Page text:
Day Care Center Business Proposal

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Child playing with blocks at daycare.
Child playing with blocks at daycare. (Image: Comstock/Stockbyte/Getty Images)

Similar to a business plan, a business proposal contains information on the many areas of running a company. A proposal, however, is targeted to investors. Creating a proposal for a day care center requires discussing all of the general aspects of running a business, while specifically addressing the unique aspects of operating a day care venture. This can show potential investors you have both the business and day care expertise to make your venture work.

Prove Profit Potential

The first thing an investor will want to know is what makes you think your day care center will make a profit. Include a section in your proposal that provides details on the day care market in your area. Use census data to show the demographics of your locale. List your competitors and and tell investors what makes you different enough that parents will want to send their kids to you. For example, offering extended pickup and drop-off hours might be your key to profits. If you can locate near a main commuter route, this might allow parents to drop off their kids on the way to work. If your competitors only take long-term contracts, you might offer drop-in or day rates.

Detail Marketing Communications

Once you’ve shown how your day care center will meet the demands of parents in your area, tell investors how you will get the word out about your business. Because of the sensitivity of day care customers when it comes to people caring for their children, word-of-mouth referrals and testimonials will be key. Generate Likes, Shares, Tweets and Pins by using social media sites such as Facebook, Twitter and YouTube and encouraging people to refer you and give testimonials on Yelp and Pinterest. If you will use direct mail, include how you will buy your lists. List the audience profiles of any print, website or broadcast choices you’ll use and let investors know you will emphasize real customer testimonials in these types of ads.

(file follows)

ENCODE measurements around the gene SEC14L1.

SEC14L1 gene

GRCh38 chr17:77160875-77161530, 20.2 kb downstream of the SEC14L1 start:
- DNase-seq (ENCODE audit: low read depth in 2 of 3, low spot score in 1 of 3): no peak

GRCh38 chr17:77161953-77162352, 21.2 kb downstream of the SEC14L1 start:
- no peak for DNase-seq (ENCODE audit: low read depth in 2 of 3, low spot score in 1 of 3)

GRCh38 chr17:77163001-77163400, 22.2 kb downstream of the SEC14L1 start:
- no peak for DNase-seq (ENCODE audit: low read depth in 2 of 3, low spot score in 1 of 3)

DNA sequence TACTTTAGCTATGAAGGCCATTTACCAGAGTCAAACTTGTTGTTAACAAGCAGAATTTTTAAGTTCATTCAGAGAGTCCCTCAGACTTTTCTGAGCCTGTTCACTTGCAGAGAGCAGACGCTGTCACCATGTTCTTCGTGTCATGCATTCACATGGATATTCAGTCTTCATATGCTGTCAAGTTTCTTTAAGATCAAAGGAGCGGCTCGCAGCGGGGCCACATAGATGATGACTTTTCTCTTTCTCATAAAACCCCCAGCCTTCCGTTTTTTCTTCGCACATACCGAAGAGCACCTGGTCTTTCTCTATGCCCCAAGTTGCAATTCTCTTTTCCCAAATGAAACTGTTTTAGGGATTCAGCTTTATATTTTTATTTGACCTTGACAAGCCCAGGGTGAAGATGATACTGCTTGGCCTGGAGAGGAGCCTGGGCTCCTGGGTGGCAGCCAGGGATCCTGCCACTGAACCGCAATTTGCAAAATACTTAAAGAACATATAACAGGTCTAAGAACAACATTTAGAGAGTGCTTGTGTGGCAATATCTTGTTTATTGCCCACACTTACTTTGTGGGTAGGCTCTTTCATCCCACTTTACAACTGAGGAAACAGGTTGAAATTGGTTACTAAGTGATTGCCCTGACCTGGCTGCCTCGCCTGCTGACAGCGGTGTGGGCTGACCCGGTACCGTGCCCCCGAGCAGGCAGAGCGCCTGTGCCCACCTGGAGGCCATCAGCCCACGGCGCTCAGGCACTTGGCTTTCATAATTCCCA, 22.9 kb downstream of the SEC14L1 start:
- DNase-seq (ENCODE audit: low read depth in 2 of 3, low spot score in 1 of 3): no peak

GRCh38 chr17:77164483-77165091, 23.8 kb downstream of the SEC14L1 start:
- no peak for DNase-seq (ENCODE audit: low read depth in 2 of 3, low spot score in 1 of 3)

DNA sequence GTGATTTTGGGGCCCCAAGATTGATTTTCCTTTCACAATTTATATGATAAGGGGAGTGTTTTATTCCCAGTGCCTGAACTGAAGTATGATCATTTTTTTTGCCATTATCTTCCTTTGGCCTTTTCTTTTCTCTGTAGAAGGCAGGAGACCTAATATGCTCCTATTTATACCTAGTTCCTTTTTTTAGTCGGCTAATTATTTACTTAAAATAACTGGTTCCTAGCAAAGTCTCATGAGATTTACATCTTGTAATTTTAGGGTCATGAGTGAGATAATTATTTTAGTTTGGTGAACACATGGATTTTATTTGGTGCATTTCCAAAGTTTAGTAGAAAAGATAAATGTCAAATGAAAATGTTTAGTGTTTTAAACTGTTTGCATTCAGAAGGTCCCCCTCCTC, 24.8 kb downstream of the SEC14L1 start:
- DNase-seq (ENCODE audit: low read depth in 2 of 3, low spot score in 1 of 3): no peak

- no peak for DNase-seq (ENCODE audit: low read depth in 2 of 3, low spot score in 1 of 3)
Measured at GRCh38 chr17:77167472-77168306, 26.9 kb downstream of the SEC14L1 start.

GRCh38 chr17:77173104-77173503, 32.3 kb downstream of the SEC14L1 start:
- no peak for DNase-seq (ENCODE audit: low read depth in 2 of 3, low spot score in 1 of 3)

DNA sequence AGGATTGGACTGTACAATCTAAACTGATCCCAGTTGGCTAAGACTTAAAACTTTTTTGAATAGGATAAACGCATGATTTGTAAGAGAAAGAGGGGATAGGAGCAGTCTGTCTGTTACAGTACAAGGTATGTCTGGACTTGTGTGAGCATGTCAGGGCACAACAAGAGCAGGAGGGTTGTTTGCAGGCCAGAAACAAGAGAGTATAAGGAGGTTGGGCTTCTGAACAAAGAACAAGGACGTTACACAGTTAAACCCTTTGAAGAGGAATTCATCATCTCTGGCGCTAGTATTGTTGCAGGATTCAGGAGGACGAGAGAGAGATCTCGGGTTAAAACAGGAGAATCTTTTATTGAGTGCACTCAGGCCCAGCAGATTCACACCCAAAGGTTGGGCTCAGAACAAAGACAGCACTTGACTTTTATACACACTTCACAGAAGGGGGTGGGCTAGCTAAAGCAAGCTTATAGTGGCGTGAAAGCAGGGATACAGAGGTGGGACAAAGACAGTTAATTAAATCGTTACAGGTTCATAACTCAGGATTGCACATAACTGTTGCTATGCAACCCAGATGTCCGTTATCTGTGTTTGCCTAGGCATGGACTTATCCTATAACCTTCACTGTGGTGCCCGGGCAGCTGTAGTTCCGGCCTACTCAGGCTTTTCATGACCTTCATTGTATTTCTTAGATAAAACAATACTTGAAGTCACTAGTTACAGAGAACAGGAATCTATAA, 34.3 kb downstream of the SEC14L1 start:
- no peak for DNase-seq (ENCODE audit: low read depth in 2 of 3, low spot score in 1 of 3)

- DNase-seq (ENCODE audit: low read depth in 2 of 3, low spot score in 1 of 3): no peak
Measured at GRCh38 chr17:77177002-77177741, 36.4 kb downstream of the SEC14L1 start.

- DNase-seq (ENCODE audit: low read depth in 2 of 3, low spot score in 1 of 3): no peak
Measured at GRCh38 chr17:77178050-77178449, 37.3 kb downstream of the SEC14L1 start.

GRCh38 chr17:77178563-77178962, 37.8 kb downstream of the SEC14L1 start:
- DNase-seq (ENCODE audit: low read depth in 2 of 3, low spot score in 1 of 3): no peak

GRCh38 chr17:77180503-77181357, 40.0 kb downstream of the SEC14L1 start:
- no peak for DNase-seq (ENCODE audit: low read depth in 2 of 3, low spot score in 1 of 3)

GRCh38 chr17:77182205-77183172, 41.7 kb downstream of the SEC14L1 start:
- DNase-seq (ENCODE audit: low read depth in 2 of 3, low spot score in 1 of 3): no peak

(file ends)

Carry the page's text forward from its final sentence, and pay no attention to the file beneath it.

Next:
Address Legal and Financial Issues

Show your investors you have your legal and financial bases covered. Many investors might want to be limited partners, which allows them to invest and take part of the profits but reduces their legal liability. Discuss the specific permits and licenses you’ll obtain, what type of liability insurance you’ll get and anything else that demonstrates you have all of your legal issues addressed. Provide a budget that includes your pre-launch startup costs and post-launch operating expenses. Be detailed and let investors know you’ve thought about classrooms by age group, furniture, restrooms, a kitchen, toys, educational materials and other items for a day care center. Show when you will begin to make a profit from operations, when you will pay back the initial investments and how much profit you’ll make from that point on.

Include Your Credentials

If potential investors like your business idea, they will want to know if you have any experience starting and running a business and what your experience in day care is. List your credentials and those of any partners or staff you will work with. If you do not have strong credentials, consider hiring an expert to work as your consultant. This might be a retired successful day care center owner or one in another town. You also might hire a child psychologist, pediatrician, pediatric nurse or dietitian as an advisor.

Pitch Your Proposal

Once you have given your potential backers or partners the basic information about your day care center business, make your proposal. Tell the readers of your document what their investment will be, what return you will offer them and when you expect them to start earning profits. Designate their roles, such as silent partner, co-owner or investor and lay out the details and limitations of their roles and liabilities.

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